Yet more fist fun, Tekken 3 packs as much into the Playstation as humanly possible. The final 32-bit fantasy fighter installment introduces many new unlockable characters, side-stepping as a universal move, a lowered jumping height to offer a sense of realism, and a much higher level of moves that can link together, offering a higher variation and sense of individual animation over a set menu (you could play distinctly different to someone else as it now feels opened up so much more, both making it 'easier' or more accessible, but also demanding intense concentration). But what makes all of these features and tweeks so dazzling is the devastating beauty of the graphics of which not many other 32 bit games can hold their own against. Included is the mini-game Tekken Force, which is a not unchallenging side-scrolling beat 'em up, with the only drawback being that the double-tapping to go up or down is a bit of a downer. Although this does exist somewhat separately, completing it eventually unlocks a certain someone as a playable character. Another mode is Tekken Ball, where the object is the use various moves to hit a ball at an opponent, inflicting damage depending on the hit or if they miss it. Limited as they may sound, they do add to proceedings, helping to both make the game feel even more well-rounded on top of some compelling storylines (each fighter has their own CGI endings and unique part to play in unlocking yet more competitors) and to position the series as a step ahead of most other 3D fighters (personally, I think too highly of Virtua Fighter 2 and Soul Edge to go too overboard about T3's superiority). As on the N64's Wave Race, this PAL version also gets a rough ride with noticeable black borders, but once again these are almost unnoticeable when playing on a large screen. Another downside is that sadly Jun ducks this one out, but we are introduced to her buff son Jin. I also miss jumping to great heights, but you can still knock opponents into the air, or attack them as they jump, and proceed to juggle them with repeated hits until they eventually fall. The male line-up is the best of the three Playstation entries in the series, with the female roster actually managing to disappoint me (which merely enhances Nina's new reign as the star attraction). If I were to grab any Playstation game for a quick blast, this would be it. Visually, I'm blown away at the improvements over T2, which goes hand in hand with (if not because of) the immediately apparent increase in speed, not to mention there are so many moves, meaning it's impossible not to get stuck in. But is it the very best the Sony Playstation had to offer?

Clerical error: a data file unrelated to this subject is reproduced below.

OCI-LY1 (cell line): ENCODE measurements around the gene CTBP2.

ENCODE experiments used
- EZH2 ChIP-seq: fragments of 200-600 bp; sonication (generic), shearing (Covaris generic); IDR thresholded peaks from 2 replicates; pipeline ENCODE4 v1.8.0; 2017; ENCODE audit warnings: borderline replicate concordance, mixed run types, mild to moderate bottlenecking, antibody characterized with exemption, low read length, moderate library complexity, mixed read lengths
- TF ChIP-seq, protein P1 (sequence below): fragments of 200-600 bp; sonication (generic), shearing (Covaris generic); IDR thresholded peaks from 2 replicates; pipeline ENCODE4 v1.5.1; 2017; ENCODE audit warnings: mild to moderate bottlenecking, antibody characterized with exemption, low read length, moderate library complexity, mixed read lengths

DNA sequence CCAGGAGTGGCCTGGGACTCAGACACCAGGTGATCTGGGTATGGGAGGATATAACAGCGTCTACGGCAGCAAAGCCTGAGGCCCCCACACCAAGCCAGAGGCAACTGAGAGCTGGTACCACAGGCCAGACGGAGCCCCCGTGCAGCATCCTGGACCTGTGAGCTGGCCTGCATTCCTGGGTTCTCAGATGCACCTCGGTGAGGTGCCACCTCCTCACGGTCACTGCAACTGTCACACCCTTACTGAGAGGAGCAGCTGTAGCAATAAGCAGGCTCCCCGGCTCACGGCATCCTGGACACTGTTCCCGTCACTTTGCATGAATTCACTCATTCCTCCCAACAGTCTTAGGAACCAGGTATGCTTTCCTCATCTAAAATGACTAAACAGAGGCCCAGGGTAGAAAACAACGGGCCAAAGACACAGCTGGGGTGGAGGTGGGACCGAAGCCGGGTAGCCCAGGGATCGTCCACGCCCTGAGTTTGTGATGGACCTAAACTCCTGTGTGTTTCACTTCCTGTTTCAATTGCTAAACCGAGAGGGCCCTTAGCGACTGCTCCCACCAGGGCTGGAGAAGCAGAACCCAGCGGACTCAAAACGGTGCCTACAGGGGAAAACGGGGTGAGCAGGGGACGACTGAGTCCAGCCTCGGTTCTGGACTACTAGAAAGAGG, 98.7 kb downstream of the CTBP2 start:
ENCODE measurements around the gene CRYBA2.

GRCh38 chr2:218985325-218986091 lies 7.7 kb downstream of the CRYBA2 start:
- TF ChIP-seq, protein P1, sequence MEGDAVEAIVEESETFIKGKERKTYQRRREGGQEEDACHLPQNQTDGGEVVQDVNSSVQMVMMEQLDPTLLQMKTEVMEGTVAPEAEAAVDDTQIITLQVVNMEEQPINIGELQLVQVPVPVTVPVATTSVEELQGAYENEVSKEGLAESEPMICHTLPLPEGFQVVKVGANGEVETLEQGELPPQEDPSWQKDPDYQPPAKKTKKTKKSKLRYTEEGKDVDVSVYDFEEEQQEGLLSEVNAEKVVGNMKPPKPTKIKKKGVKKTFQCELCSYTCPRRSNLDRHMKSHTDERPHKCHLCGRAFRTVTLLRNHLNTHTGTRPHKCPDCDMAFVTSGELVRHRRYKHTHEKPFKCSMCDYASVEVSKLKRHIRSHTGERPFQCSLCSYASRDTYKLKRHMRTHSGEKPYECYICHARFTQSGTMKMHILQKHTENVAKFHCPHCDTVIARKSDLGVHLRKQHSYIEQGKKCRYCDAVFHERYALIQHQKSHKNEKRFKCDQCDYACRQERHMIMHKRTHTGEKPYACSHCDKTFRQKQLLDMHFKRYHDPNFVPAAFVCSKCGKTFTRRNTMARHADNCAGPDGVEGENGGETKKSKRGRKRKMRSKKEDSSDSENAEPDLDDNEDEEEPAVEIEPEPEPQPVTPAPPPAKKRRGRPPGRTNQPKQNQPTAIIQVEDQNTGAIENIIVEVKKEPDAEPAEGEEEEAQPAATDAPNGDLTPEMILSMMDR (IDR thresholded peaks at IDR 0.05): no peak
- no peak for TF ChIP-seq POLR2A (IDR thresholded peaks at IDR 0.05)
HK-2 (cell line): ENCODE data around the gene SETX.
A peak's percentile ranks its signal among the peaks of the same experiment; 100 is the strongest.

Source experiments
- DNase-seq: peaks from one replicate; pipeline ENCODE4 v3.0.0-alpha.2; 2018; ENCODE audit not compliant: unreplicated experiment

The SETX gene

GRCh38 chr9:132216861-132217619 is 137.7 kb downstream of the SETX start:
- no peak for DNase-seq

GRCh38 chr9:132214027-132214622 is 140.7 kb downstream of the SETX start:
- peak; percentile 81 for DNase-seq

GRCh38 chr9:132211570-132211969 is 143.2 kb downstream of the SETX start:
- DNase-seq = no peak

12. Street Fighter Alpha 2
Platform: Sega Saturn
Release: September 1996